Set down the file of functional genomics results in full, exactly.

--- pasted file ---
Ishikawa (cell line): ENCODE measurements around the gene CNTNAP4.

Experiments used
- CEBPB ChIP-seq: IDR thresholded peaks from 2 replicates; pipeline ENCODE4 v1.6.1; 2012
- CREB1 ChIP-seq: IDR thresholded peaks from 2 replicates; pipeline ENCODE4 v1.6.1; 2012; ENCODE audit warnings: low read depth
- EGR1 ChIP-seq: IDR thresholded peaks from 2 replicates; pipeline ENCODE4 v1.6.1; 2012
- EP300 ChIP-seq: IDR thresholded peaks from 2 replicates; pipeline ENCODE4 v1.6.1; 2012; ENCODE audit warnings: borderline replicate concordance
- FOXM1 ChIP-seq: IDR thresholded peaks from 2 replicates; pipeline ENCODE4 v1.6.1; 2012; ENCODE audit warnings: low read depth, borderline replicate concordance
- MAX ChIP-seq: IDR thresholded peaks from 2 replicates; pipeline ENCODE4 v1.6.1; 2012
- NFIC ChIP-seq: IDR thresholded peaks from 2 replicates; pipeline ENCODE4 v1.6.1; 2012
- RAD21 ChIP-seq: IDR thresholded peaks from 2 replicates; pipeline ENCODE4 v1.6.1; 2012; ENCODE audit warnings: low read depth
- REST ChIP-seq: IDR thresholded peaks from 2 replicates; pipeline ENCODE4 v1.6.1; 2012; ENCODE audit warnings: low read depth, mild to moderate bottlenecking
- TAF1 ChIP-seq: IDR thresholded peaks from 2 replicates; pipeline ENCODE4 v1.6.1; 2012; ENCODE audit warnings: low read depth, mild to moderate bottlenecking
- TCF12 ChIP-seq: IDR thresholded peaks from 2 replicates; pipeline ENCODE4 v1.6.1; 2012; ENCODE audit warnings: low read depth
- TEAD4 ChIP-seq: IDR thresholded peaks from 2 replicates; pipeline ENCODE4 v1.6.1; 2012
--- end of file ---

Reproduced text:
Ishikawa (cell line): ENCODE measurements around the gene CNTNAP4.

Experiments used
- CEBPB ChIP-seq: IDR thresholded peaks from 2 replicates; pipeline ENCODE4 v1.6.1; 2012
- CREB1 ChIP-seq: IDR thresholded peaks from 2 replicates; pipeline ENCODE4 v1.6.1; 2012; ENCODE audit warnings: low read depth
- EGR1 ChIP-seq: IDR thresholded peaks from 2 replicates; pipeline ENCODE4 v1.6.1; 2012
- EP300 ChIP-seq: IDR thresholded peaks from 2 replicates; pipeline ENCODE4 v1.6.1; 2012; ENCODE audit warnings: borderline replicate concordance
- FOXM1 ChIP-seq: IDR thresholded peaks from 2 replicates; pipeline ENCODE4 v1.6.1; 2012; ENCODE audit warnings: low read depth, borderline replicate concordance
- MAX ChIP-seq: IDR thresholded peaks from 2 replicates; pipeline ENCODE4 v1.6.1; 2012
- NFIC ChIP-seq: IDR thresholded peaks from 2 replicates; pipeline ENCODE4 v1.6.1; 2012
- RAD21 ChIP-seq: IDR thresholded peaks from 2 replicates; pipeline ENCODE4 v1.6.1; 2012; ENCODE audit warnings: low read depth
- REST ChIP-seq: IDR thresholded peaks from 2 replicates; pipeline ENCODE4 v1.6.1; 2012; ENCODE audit warnings: low read depth, mild to moderate bottlenecking
- TAF1 ChIP-seq: IDR thresholded peaks from 2 replicates; pipeline ENCODE4 v1.6.1; 2012; ENCODE audit warnings: low read depth, mild to moderate bottlenecking
- TCF12 ChIP-seq: IDR thresholded peaks from 2 replicates; pipeline ENCODE4 v1.6.1; 2012; ENCODE audit warnings: low read depth
- TEAD4 ChIP-seq: IDR thresholded peaks from 2 replicates; pipeline ENCODE4 v1.6.1; 2012